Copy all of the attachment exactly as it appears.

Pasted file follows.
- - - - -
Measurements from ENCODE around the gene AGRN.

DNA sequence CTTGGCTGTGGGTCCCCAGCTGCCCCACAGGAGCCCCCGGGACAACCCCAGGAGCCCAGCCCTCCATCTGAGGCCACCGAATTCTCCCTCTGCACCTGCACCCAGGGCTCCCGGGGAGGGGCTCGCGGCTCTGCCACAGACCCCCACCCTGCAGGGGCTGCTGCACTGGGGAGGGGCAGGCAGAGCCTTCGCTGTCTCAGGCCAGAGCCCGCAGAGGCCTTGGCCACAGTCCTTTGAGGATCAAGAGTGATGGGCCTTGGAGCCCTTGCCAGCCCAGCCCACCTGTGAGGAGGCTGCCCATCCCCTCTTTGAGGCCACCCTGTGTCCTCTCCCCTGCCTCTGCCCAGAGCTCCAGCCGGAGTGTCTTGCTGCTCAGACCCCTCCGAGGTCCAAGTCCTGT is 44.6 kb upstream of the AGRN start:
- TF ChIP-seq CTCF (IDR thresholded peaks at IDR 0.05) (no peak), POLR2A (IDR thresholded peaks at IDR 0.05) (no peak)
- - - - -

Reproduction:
Measurements from ENCODE around the gene AGRN.

DNA sequence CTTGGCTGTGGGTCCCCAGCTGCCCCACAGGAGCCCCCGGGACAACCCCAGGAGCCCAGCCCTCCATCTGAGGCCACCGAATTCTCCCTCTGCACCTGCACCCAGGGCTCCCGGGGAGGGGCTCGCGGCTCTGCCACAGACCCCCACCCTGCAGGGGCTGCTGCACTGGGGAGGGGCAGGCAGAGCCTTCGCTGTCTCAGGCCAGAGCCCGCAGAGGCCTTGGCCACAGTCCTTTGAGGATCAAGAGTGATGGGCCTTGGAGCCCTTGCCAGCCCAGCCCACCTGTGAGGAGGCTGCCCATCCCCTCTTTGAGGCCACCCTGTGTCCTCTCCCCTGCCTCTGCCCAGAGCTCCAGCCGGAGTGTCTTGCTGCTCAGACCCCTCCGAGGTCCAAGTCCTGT is 44.6 kb upstream of the AGRN start:
- TF ChIP-seq CTCF (IDR thresholded peaks at IDR 0.05) (no peak), POLR2A (IDR thresholded peaks at IDR 0.05) (no peak)